But let us examine this statement that there is no law against stupidity. That is technically true.

But there are laws, stretching back over centuries, against people who abuse their own companies and effectively act recklessly in their role.

These so-called fiduciary duties oblige directors to act in the best interest of the company at all times; not make any undisclosed personal profits at the expense of the company; and act with due care, skill and diligence. This last obligation is essentially a law against financial stupidity and recklessness. Such a breach can be taken to the civil courts and directors can be sued for punitive damages.

Problem is only the company can take the action to the civil courts. Bizarrely shareholders, who ultimately have their wealth destroyed by incompetent and reckless directors, not boards, cannot initiate such actions.

While the Elderfield initiatives are welcome, laws that allow investors, not just company boards, to pursue clearly negligent directors is what we really need.

Nobody wants to go down the road of the litigation mania that characterises US business, but the current body of Irish company law seems to pay little heed to the investor/shareholder who puts their money on the line.

That person should have choices when their money is incinerated due to straight up financial negligence. That person should have legal choices particularly when the arms of the State fail so miserably to pursue the directors responsible for such behaviour.

NAMA is primed to do unthinkable

Has NAMA finally found a way to deal with its identity crisis? Since its establishment in late 2009 the agency has been split over what its core function is, particularly in relation to borrowers.

While former Minister for Finance Brian Lenihan talked about borrowers being chased to "the ends of the earth'', the agency has been quietly following a more prosaic and less confrontational course, re-structuring debts and lightening the burden on developers.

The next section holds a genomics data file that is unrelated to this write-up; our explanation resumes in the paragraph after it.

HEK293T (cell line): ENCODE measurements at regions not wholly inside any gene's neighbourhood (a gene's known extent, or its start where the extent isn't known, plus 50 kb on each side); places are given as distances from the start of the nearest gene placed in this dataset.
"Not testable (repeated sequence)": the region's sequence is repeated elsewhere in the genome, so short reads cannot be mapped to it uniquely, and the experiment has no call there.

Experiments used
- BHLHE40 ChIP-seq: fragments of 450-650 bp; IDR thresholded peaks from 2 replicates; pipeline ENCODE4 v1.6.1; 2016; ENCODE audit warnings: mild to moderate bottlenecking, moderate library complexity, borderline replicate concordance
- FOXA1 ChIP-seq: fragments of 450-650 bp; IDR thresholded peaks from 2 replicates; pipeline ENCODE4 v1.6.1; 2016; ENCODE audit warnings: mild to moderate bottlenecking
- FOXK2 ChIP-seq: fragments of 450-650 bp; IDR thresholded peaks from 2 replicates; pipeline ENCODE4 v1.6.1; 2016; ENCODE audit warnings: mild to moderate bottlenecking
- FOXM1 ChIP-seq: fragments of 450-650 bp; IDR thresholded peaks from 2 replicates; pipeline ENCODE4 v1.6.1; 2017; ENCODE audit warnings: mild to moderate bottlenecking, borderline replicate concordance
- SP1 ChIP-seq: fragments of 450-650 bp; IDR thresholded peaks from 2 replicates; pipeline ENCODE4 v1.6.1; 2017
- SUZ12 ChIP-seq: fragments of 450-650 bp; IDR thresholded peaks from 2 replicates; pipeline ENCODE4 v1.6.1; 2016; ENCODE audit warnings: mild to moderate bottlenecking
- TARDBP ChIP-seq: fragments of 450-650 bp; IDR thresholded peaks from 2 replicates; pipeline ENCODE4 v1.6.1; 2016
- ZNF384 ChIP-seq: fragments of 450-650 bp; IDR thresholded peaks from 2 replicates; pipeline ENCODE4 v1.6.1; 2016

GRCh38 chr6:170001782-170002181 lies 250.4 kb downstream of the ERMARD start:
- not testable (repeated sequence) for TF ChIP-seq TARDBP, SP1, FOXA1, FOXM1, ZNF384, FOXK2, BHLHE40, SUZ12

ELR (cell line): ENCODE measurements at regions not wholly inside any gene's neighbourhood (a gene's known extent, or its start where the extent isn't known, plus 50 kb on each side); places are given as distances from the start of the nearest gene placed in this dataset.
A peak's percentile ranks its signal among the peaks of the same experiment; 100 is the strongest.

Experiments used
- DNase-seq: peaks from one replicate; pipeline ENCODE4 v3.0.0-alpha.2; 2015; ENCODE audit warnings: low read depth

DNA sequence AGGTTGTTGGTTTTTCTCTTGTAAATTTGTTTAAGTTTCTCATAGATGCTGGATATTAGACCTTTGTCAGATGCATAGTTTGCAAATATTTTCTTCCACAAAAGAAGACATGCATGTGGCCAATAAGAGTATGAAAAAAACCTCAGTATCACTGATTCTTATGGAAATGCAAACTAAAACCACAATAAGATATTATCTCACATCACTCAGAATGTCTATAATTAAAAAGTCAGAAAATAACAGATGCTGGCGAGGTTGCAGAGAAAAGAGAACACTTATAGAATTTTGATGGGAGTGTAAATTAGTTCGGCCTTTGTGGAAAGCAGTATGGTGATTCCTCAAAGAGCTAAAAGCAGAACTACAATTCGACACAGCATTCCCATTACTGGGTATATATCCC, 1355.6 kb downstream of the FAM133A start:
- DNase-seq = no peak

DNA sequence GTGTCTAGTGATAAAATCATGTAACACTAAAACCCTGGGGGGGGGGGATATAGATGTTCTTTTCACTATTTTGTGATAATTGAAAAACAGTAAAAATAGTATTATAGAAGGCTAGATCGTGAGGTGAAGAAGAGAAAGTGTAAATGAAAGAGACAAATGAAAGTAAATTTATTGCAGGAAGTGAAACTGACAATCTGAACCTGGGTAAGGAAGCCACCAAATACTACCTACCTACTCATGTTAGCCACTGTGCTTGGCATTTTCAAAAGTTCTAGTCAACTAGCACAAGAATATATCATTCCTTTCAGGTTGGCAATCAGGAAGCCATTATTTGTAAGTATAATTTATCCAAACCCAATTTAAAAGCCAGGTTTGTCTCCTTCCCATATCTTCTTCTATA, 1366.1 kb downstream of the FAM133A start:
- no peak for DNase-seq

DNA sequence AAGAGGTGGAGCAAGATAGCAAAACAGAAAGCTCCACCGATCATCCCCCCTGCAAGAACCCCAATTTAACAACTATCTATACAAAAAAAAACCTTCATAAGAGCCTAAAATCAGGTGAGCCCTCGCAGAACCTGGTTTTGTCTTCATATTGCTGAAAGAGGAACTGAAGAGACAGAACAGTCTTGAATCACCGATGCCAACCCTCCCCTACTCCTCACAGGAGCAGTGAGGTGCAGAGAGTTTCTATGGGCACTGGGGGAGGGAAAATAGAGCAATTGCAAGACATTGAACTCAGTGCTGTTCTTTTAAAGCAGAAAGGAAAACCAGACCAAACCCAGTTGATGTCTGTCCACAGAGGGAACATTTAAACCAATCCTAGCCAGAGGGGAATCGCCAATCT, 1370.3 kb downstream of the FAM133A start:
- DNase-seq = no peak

One says quietly because NAMA knows the political establishment doesn't care much for the idea of developer's debts being restructured or written-off.

What every Minister for Finance would prefer to hear about is derring-do tales of NAMA seizing developer's cars, houses and paintings. But NAMA has to be more hard nosed and unsentimental -- if it adopted a policy of no restructuring of debt, the whole NAMA edifice would come crashing down.

This week its chairman, Frank Daly, admitted debt restructurings in the hotel sector would soon be underway, as NAMA tries to pull some kind of commercial return out of that zombified sector. Of course deciding who is deserving of debt relief and who is not is the challenge.

Under the guise of getting the taxpayer a return, there is unlikely to be much indignation about developer's debts being restructured and loan maturities stretched out.

As long as NAMA borrowers are not seen to be treated differently to other borrowers in the economy, NAMA should be able to proceed along its current course.

For example many hard pressed mortgage borrowers are having their mortgages restructured also, either via interest only arrangements or mortgage payment holidays.

But mortgage borrowers are generally not having debts written off for all time.

But that is what NAMA may ultimately have to do either because there is no more blood to be extracted from the borrower, or the loan NAMA holds simply doesn't allow the agency to follow the money trail any further.

When the agency tells the rest of the world about this, expect an angry reaction.